As shepherd, God seeks out scattered sheep, rescues them, brings them out from the peoples and countries, brings them into their own land, feeds them. “I myself will be the shepherd of my sheep, and I will make them lie down, says the Lord GOD.”
Three times God tells the people that he will feed them; twice he tells them he will make them lie down. What is God saying? Listen to these familiar verses:

The LORD is my shepherd, I shall not want.
He makes me lie down in green pastures; he leads me beside still waters; he restores my soul.
He leads me in right paths for his name’s sake.
Even though I walk through the darkest valley, I fear no evil; for you are with me; your rod and your staff— they comfort me.
You prepare a table before me in the presence of my enemies; you anoint my head with oil; my cup overflows.
Surely goodness and mercy shall follow me all the days of my life, and I shall dwell in the house of the LORD my whole life long.

In Psalm 23, the shepherd David speaks of the great LORD God as a shepherd. Because the LORD is his shepherd, David knows that he shall not want for anything. In fact, he will be so secure, so comfortable – so safe – that he can lie down in the open in green pastures without fear, because the great Jehovah will be attending to him. That is what the Lord GOD promises to the people of Israel in these words from Ezekiel. God will be their shepherd, watching over them, and they will be so secure under God’s watch that they will lie down. Sheep that are in danger flee; that is the path to safety. They run for their lives, trying to escape their predators. Now, God promises, God’s own self will shepherd these sheep, making them to lie down in safety.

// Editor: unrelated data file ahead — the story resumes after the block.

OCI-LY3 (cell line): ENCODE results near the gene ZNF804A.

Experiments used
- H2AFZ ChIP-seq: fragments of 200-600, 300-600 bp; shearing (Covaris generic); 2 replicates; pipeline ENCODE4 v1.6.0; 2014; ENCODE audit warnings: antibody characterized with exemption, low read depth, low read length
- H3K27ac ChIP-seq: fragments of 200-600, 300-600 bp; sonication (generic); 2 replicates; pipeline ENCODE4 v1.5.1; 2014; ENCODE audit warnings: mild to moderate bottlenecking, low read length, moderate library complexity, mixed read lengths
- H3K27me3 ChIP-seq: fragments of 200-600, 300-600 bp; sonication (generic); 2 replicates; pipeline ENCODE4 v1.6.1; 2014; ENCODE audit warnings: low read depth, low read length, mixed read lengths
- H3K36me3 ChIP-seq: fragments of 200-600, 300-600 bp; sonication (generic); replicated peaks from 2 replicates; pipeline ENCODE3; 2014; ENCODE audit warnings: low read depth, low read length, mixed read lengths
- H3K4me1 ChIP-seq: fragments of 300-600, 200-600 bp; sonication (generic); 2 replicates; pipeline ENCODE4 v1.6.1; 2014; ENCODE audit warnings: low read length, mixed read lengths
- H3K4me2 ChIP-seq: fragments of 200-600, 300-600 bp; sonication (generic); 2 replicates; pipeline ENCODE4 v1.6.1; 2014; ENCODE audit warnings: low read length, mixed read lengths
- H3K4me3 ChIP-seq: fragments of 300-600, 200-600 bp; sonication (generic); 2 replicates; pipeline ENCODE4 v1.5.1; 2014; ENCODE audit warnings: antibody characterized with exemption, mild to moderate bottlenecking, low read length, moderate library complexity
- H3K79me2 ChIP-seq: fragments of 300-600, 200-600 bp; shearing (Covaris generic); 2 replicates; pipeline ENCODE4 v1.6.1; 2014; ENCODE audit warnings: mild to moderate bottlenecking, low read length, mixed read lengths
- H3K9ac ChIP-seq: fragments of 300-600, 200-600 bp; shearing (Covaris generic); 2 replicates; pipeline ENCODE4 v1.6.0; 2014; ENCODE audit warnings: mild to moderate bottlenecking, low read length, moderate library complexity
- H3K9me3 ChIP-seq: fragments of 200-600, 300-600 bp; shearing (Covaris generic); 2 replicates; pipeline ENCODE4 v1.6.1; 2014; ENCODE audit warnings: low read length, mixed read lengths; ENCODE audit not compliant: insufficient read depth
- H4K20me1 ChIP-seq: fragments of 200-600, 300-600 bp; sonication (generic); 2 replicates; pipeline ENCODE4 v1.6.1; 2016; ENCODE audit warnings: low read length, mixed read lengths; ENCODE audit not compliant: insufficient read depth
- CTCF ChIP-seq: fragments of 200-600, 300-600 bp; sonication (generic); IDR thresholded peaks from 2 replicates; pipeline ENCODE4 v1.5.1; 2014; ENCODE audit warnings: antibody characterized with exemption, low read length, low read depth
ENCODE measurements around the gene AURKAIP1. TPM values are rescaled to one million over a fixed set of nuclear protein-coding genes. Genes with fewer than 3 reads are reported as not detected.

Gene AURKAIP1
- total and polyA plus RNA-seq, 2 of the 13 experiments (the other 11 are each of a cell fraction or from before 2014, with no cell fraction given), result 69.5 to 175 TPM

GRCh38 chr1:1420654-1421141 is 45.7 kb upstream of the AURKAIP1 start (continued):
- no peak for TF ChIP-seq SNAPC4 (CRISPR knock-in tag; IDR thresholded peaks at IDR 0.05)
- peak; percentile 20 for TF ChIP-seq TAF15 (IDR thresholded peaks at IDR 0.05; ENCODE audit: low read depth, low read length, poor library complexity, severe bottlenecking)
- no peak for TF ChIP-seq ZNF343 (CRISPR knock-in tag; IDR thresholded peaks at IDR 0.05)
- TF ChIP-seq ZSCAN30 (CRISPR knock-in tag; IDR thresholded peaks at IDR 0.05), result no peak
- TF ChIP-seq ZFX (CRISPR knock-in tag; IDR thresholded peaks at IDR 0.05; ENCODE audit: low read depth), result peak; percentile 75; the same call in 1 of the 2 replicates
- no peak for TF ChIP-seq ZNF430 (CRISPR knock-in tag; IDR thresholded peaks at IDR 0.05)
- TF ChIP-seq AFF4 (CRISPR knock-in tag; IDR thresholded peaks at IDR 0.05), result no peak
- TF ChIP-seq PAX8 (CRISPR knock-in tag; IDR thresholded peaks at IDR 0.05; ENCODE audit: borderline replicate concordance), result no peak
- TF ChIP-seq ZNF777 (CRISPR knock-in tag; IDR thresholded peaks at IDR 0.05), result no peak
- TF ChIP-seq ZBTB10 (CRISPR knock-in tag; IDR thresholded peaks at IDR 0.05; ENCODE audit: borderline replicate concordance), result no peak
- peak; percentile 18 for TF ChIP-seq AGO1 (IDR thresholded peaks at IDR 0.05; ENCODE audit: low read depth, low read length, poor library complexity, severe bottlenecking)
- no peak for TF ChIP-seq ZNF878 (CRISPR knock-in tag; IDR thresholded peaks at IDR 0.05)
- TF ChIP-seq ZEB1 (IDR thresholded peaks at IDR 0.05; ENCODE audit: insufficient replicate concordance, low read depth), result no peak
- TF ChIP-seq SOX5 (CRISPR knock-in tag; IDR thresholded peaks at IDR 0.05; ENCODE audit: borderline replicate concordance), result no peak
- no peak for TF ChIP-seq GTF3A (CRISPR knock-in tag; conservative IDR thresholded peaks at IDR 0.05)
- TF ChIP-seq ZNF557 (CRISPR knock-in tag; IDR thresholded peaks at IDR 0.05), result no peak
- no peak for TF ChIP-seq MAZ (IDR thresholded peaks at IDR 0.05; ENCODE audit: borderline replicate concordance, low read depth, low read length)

God also reverses the injustices the flock has suffered. Injustice and oppression has caused fragmentation within the flock. God now focuses on seeking the lost, binding up the injured, strengthening the weak. The weak prevail; the fat and strong, God destroys. God feeds them all with justice. Theologian Maryann Dana asks, “Could it be that the disobedient sheep must be transformed in order to be saved? Perhaps a meal of justice will satisfy a hunger they never knew they had. … They feast of God’s just and liberating self. Perhaps this is the good news for us ‘fat sheep.’”

This new community is founded on justice, equity, and law. God establishes David as the human leader to feed his sheep, and ultimately Jesus is the new king in the Davidic line who will engage in restorative leadership. Jesus forgives, cleanses, heals, and feeds.(1)


We Presbyterians don’t tend to spend much time in the book of Revelation. We turn to its verses at times of deep sorrow, when we feel in need of some reassurance that God will care for us at the end of our days. But the verses we’ve read this morning remind us who we are in the current age. Jesus, who loved us and freed us from our sins, “made us to be a kingdom, priests serving his God and Father” (Rev. 1:6). How are we serving God? How are we following the example set before us by Jesus Christ, the one who sits on the throne at the right hand of God Almighty? How are we living sanctified lives?

Jesus foretells a time when he will gather all the nations and he will bless those who feed the hungry, give drink to the thirsty, welcome the stranger, clothe the naked, nurse the sick, visit the prisoner. In time, Christ will come again to bring justice to a hurting world. But until he comes, will we be servants, or will we sit on the sidelines, leaving such work to someone else, resting in our assurance of grace and forgiveness?

I don’t want to be a fat sheep. I don’t think you do either.

(1) Walter Brueggemann, “Failed Kings and the Good Shepherd,” Nov. 6,2011